Although strangely enough, the engine sizes are similar or the same, the gears of the transmission are spaced closer together. The 3/4 ton is the first pick up truck that shares mild characteristics of say, an 18-wheeler (I said it's mild). While a newer one can ride almost like a car, the stiff suspension, the extra duty brakes and the closer gearing on top of a 5,000 rpm redline gives it away: this really is almost like a TRUCK. You can, on occassion, feel a hint of a huff and puff, but it's an in-between, this tough as nails truck will tow a 1,000+ pound trailer every day and you can pull other people's car(s) with it on occasion.

Full tons (350's /3500's) are at least as elusive, thou these are frequently used as ambulances and tow trucks.
The full ton's tranny has even closer spaced gears, and thou I've never driven one, must admit it feels like a TRUCK when riding in one.
Yup, you can hear these things grinding when shifting, and huffing and puffing just like a real truck lol.
While these workhorses could pull a house off it's foundation, it is mostly intended for pulling 3000-6000 pounds on a regular basis.
for now im only going to be pulling a 8x5 or 10x6 trailer with a 36" wb and a 21" push ( with all of the other handheld tools) and do a couple of small mulch jobs..for the price it hink the 1/2ton will be the best for now...when i need to move up to 3/4 tons ill do that...but that probably wont be until i graduate college in 2009

thanks for that write up too i cleared a lot of stuff up
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  #8  
Old 01-19-2007, 01:30 AM
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Quote:
Originally Posted by topsites View Post
While anyone will tell you that these are great trucks, towing with these is hard on the bands or clutch of the transmission, frequently causing premature wear and subsequent failure.
Help me understand why so many people buy trucks with automatic transmissions for use as a work truck in the first place?

I've never even owned an automatic truck.

Heck, I've been sitting here 5 minutes now trying to remember if I have ever even driven one. Not one occasion even comes to mind yet.
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  #9  
Old 01-19-2007, 09:36 AM
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Quote:
Originally Posted by Envy Lawn Service View Post
Help me understand why so many people buy trucks with automatic transmissions for use as a work truck in the first place?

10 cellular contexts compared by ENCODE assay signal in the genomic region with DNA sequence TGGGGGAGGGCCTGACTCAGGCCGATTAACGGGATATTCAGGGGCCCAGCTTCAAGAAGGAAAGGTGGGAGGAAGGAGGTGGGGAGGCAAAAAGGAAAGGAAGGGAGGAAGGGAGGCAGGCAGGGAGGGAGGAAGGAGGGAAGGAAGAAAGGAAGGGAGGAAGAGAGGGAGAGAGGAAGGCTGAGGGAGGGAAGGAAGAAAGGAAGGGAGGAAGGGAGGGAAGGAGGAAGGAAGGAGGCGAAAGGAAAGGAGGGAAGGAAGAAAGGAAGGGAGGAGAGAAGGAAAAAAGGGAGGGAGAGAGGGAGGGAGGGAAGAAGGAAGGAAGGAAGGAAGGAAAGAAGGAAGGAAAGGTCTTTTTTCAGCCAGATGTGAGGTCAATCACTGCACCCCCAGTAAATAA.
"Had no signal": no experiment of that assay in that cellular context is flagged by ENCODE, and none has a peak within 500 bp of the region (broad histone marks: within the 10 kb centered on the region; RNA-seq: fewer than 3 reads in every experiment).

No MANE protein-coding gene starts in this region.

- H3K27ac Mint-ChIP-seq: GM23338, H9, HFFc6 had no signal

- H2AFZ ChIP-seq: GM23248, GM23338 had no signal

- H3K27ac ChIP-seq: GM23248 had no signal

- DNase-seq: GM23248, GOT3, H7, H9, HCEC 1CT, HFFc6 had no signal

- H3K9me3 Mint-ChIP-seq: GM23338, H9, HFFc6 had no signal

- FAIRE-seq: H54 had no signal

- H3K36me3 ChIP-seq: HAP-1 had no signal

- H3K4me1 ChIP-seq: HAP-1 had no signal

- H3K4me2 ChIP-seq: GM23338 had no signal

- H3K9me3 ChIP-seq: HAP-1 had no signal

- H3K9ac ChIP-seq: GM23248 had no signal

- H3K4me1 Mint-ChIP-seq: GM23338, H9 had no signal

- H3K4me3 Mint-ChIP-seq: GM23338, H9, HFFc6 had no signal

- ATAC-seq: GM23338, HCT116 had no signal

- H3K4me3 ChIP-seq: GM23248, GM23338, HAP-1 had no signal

I've never even owned an automatic truck.

Heck, I've been sitting here 5 minutes now trying to remember if I have ever even driven one. Not one occasion even comes to mind yet.
auto is nice of you have employees or plow alot of snow.
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  #10  
Old 01-19-2007, 10:33 AM
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PSDF350 PSDF350 is offline
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Quote:
Originally Posted by topsites View Post
You are correct assuming they are the same class (i.e.: 1/2 ton).

You will find these 1/2 ton types to be the most abundant, they are the most frequently seen full-size p'up truck on the road, mainly due to the fact that it's geared and behaves like a car and thus many people drive them as such (because most p'up trucks are never used for their true intended purpose but maybe once or twice / year). While driving one does have the odd feel of the body, the quiet ride and the evenly spaced gears give away little about the fact that this is supposed to be a truck, and it feels very much like a car. While anyone will tell you that these are great trucks, towing with these is hard on the bands or clutch of the transmission, frequently causing premature wear and subsequent failure.

Once you get into 3/4 tons (250 / 2500's), suddenly you're into a rare commodity but this would be my class truck of choice for our kind of work.
Although strangely enough, the engine sizes are similar or the same, the gears of the transmission are spaced closer together. The 3/4 ton is the first pick up truck that shares mild characteristics of say, an 18-wheeler (I said it's mild). While a newer one can ride almost like a car, the stiff suspension, the extra duty brakes and the closer gearing on top of a 5,000 rpm redline gives it away: this really is almost like a TRUCK. You can, on occassion, feel a hint of a huff and puff, but it's an in-between, this tough as nails truck will tow a 1,000+ pound trailer every day and you can pull other people's car(s) with it on occasion.

Full tons (350's /3500's) are at least as elusive, thou these are frequently used as ambulances and tow trucks.
The full ton's tranny has even closer spaced gears, and thou I've never driven one, must admit it feels like a TRUCK when riding in one.
Yup, you can hear these things grinding when shifting, and huffing and puffing just like a real truck lol.
While these workhorses could pull a house off it's foundation, it is mostly intended for pulling 3000-6000 pounds on a regular basis.
The gearing is not what seperates a 1 ton from a .5 or even a .25 ton truck. Frame size is what seperates them. My 1 tom 04 F350 with a psd runs 3.73 gearing. Nut I could get even lower gearing for it. It is also the same gear ratio that was in my 01 150 with the 5.4l. Also I have had cars that had high red line. That don't factor in either. Except as to where does it produce it's max tourge and max hp. Half tons are good trucks. But if I were going to be towing plowing or carry alot of weight often, then I would get a .75 ton or 1 ton. Also there are heavy half tons. My 01 was one. Kind of a light 3/4.